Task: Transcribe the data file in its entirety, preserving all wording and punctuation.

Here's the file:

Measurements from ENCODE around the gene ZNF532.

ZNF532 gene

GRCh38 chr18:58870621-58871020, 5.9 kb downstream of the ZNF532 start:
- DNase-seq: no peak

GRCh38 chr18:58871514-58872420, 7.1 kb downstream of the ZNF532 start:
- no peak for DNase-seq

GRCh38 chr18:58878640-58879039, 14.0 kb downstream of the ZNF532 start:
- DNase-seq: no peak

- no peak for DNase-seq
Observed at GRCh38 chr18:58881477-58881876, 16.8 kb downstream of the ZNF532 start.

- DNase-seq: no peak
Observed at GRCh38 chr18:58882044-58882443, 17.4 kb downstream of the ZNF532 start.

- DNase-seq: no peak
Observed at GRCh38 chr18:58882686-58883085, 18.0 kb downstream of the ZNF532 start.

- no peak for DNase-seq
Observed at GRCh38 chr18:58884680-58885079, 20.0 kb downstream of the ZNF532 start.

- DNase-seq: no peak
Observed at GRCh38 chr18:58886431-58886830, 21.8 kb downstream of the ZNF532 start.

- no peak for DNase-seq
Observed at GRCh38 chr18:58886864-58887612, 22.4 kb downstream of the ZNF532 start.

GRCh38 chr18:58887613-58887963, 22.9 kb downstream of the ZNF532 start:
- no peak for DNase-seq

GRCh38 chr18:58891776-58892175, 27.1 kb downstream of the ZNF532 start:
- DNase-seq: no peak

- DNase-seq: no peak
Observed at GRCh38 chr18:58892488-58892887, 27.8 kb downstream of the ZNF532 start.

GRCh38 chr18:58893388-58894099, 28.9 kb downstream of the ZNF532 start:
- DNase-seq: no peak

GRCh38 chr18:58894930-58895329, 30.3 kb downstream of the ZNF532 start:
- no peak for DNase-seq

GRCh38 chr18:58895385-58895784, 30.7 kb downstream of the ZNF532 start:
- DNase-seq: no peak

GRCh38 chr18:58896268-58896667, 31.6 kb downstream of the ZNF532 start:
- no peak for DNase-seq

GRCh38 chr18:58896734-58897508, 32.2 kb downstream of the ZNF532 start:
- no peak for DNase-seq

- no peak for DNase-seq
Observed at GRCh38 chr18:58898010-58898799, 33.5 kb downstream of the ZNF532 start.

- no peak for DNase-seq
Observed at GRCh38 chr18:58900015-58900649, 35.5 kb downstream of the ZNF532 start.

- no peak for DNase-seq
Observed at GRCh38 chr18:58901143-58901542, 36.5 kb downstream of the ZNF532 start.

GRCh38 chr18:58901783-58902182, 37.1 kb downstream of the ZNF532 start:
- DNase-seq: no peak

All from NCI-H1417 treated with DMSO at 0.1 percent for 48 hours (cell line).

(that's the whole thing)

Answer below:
Measurements from ENCODE around the gene ZNF532.

ZNF532 gene

GRCh38 chr18:58870621-58871020, 5.9 kb downstream of the ZNF532 start:
- DNase-seq: no peak

GRCh38 chr18:58871514-58872420, 7.1 kb downstream of the ZNF532 start:
- no peak for DNase-seq

GRCh38 chr18:58878640-58879039, 14.0 kb downstream of the ZNF532 start:
- DNase-seq: no peak

- no peak for DNase-seq
Observed at GRCh38 chr18:58881477-58881876, 16.8 kb downstream of the ZNF532 start.

- DNase-seq: no peak
Observed at GRCh38 chr18:58882044-58882443, 17.4 kb downstream of the ZNF532 start.

- DNase-seq: no peak
Observed at GRCh38 chr18:58882686-58883085, 18.0 kb downstream of the ZNF532 start.

- no peak for DNase-seq
Observed at GRCh38 chr18:58884680-58885079, 20.0 kb downstream of the ZNF532 start.

- DNase-seq: no peak
Observed at GRCh38 chr18:58886431-58886830, 21.8 kb downstream of the ZNF532 start.

- no peak for DNase-seq
Observed at GRCh38 chr18:58886864-58887612, 22.4 kb downstream of the ZNF532 start.

GRCh38 chr18:58887613-58887963, 22.9 kb downstream of the ZNF532 start:
- no peak for DNase-seq

GRCh38 chr18:58891776-58892175, 27.1 kb downstream of the ZNF532 start:
- DNase-seq: no peak

- DNase-seq: no peak
Observed at GRCh38 chr18:58892488-58892887, 27.8 kb downstream of the ZNF532 start.

GRCh38 chr18:58893388-58894099, 28.9 kb downstream of the ZNF532 start:
- DNase-seq: no peak

GRCh38 chr18:58894930-58895329, 30.3 kb downstream of the ZNF532 start:
- no peak for DNase-seq

GRCh38 chr18:58895385-58895784, 30.7 kb downstream of the ZNF532 start:
- DNase-seq: no peak

GRCh38 chr18:58896268-58896667, 31.6 kb downstream of the ZNF532 start:
- no peak for DNase-seq

GRCh38 chr18:58896734-58897508, 32.2 kb downstream of the ZNF532 start:
- no peak for DNase-seq

- no peak for DNase-seq
Observed at GRCh38 chr18:58898010-58898799, 33.5 kb downstream of the ZNF532 start.

- no peak for DNase-seq
Observed at GRCh38 chr18:58900015-58900649, 35.5 kb downstream of the ZNF532 start.

- no peak for DNase-seq
Observed at GRCh38 chr18:58901143-58901542, 36.5 kb downstream of the ZNF532 start.

GRCh38 chr18:58901783-58902182, 37.1 kb downstream of the ZNF532 start:
- DNase-seq: no peak

All from NCI-H1417 treated with DMSO at 0.1 percent for 48 hours (cell line).